Original Article | Published:

The p.T191M mutation of the CBS gene is highly prevalent among homocystinuric patients from Spain, Portugal and South America

Journal of Human Genetics volume 51, pages 305313 (2006) | Download Citation

  • An Erratum to this article was published on 23 February 2007

Abstract

Classical homocystinuria is due to cystathionine β-synthase (CBS) deficiency. More than 130 mutations, which differ in prevalence and severity, have been described at the CBS gene. Mutation p.I278T is very prevalent, has been found in all European countries where it has been looked for with the exception of the Iberian peninsula, and is known to respond to vitamin B6. On the other hand, mutation p.T191M is prevalent in Spain and Portugal and does not respond to B6. We analysed 30 pedigrees from Spain, Portugal, Colombia and Argentina, segregating for homocystinuria. The p.T191M mutation was detected in patients from all four countries and was particularly prevalent in Colombia. The number of p.T191M alleles described in this study, together with those previously published, is 71. The prevalence of p.T191M among CBS mutant alleles in the different countries was: 0.75 in Colombia, 0.52 in Spain, 0.33 in Portugal, 0.25 in Venezuela, 0.20 in Argentina and 0.14 in Brazil. Haplotype analyses suggested a double origin for this mutation. No genotype-phenotype correlation other than the B6-nonresponsiveness could be established for the p.T191M mutation. Additionally, three new mutations, p.M173V, p.I429del and c.69_70+8del10, were found. The p.M173V was associated with a mild, B6-responsive, phenotype.

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Affiliations

  1. Departament de Genètica, Facultat de Biologia, Universitat de Barcelona, Av. Diagonal, 645, 08028 Barcelona, Spain

    • Roser Urreizti
    • , Carla Asteggiano
    • , Susana Balcells
    •  & Daniel Grinberg
  2. Centro de Estudio de las Metabolopatías Congénitas, Universidad Nacional de Córdoba, Hospital de Niños, Córdoba, Argentina

    • Carla Asteggiano
    • , Carola Grosso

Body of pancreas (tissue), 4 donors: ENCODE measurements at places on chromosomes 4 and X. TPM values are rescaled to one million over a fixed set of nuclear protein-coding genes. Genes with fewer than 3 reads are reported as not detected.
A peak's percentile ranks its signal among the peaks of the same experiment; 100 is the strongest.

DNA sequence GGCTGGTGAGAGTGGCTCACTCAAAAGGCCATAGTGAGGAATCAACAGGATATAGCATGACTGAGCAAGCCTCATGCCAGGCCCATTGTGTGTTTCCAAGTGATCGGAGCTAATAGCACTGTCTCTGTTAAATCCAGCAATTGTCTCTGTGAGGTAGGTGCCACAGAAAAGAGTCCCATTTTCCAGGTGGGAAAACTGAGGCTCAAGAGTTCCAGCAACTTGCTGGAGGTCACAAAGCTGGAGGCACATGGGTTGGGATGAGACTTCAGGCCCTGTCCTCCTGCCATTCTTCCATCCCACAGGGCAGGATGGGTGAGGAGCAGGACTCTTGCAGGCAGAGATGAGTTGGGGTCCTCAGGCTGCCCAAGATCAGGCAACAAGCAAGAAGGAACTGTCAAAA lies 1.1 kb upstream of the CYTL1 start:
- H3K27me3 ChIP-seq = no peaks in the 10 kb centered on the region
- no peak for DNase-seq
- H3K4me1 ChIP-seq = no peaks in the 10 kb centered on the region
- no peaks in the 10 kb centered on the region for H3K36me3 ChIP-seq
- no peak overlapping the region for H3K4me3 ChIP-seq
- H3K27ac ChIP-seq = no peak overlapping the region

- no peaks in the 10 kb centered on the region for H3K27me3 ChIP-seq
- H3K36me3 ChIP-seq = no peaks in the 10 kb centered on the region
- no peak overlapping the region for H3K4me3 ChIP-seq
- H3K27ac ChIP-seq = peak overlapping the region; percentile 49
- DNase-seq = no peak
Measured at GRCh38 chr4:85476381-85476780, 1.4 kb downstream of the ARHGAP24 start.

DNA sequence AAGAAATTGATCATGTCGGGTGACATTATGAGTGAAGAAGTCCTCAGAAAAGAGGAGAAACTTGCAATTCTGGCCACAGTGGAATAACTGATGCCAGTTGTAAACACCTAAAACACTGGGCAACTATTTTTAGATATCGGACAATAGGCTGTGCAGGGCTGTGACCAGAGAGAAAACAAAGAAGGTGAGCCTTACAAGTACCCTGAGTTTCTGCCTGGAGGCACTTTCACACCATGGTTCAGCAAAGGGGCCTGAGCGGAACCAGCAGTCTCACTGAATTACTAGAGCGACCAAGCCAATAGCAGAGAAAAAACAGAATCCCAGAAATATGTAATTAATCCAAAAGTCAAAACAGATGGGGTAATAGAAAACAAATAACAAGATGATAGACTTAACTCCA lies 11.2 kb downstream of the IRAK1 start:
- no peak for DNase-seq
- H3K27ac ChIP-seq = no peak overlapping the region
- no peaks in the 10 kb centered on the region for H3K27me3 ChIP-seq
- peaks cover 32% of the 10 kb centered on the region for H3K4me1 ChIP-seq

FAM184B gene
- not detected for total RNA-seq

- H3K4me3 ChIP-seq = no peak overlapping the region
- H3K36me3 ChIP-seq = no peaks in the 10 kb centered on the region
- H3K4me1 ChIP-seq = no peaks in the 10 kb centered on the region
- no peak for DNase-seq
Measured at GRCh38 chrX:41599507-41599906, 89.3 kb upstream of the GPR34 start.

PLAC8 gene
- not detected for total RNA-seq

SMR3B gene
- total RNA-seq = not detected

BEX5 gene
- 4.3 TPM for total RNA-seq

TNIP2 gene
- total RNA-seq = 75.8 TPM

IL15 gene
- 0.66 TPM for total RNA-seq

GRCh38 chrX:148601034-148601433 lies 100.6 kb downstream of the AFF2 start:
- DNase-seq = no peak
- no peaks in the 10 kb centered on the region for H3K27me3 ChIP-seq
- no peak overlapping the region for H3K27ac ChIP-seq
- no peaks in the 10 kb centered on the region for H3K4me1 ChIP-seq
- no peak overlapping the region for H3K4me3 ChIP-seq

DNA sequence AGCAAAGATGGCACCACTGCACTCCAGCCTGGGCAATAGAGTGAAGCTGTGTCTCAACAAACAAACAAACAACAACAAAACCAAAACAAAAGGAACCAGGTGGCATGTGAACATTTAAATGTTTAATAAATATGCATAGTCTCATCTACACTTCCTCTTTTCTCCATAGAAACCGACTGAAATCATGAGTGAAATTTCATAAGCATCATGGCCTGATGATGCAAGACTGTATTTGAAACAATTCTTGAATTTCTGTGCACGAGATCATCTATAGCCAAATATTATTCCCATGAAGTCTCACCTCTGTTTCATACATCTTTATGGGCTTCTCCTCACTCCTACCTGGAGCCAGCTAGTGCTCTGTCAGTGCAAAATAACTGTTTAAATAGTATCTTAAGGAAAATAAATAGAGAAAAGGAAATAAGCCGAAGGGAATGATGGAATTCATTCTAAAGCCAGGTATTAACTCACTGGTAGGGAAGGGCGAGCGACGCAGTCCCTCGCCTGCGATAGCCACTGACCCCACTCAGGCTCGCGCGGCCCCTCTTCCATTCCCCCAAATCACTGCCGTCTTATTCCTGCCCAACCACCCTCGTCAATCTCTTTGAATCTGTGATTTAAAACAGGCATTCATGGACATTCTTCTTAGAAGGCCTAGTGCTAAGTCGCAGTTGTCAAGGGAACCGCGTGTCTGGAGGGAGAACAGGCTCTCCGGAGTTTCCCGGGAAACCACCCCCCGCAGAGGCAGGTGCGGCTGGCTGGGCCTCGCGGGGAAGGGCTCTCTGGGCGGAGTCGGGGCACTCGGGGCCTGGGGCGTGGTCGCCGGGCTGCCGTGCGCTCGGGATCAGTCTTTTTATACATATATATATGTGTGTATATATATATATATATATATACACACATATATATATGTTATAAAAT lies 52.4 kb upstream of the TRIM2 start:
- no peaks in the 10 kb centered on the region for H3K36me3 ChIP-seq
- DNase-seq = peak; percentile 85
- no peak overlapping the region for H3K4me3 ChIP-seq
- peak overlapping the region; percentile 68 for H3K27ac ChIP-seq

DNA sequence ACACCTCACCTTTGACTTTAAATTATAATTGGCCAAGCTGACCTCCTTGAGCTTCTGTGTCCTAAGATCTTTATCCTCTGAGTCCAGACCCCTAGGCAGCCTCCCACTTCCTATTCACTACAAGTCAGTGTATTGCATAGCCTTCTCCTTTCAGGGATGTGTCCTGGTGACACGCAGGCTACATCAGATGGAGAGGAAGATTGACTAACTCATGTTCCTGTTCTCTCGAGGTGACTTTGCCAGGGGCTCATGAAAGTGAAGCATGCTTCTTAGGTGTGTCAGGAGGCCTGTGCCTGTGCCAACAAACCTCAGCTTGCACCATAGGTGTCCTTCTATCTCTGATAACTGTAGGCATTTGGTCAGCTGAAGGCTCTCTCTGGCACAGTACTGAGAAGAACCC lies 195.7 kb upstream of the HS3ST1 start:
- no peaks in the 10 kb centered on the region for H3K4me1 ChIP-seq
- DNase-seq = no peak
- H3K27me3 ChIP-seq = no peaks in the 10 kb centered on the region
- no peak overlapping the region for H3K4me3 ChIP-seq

•  & Raquel Dodelson de Kremer
  3. Instituto de Genética Humana, Pontificia Universidad Javeriana, Bogotá, Colombia

    • Marta Bermudez
    • , Jaime Bernal
    •  & Ignacio Briceño
  4. Depto de Fisiología y Bioquímica, Facultad de Medicina, Universidad de Antioquia, Medellín, Colombia

    • Alfonso Córdoba
  5. Fundación para el Estudio de las Enfermedades Neurometabólicas, Buenos Aires, Argentina

    • Mariana Szlago
  6. Instituto de Genética Médica Jacinto Magalhaes, Porto, Portugal

    • Laura Vilarinho
  7. Department of Pediatrics, Universidade Fereral de Sao Paulo-UNIFESP/EPM, Sao Paulo, Brazil

    • Vania D'Almeida
  8. Unidad de Enfermedades Metabólicas, Servicio de Pediatría, Hospital Ramón y Cajal, Madrid, Spain

    • Mercedes Martínez-Pardo
  9. Unidad de Gastroenterología y Nutrición, Hospital Universitario Materno Infantil, Las Palmas de GC, Spain

    • Luís Peña-Quintana
  10. Unidad de Nutrición y Metabolopatías, Hospital Infantil La Fe, Valencia, Spain

    • Jaime Dalmau
  11. Departamento de Pediatría, Hospital Clínico Universitario de Santiago, Santiago de Compostela, Spain

    • María Luz Couce
  12. Institut de Bioquímica Clínica, Corporació Sanitària-Clínic, Barcelona, Spain

    • Marga Rodés
  13. Servei de Bioquímica, Hospital Sant Joan de Déu, Barcelona, Spain

    • Maria Antonia Vilaseca

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Corresponding author

Correspondence to Daniel Grinberg.

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DOI

https://doi.org/10.1007/s10038-006-0362-0

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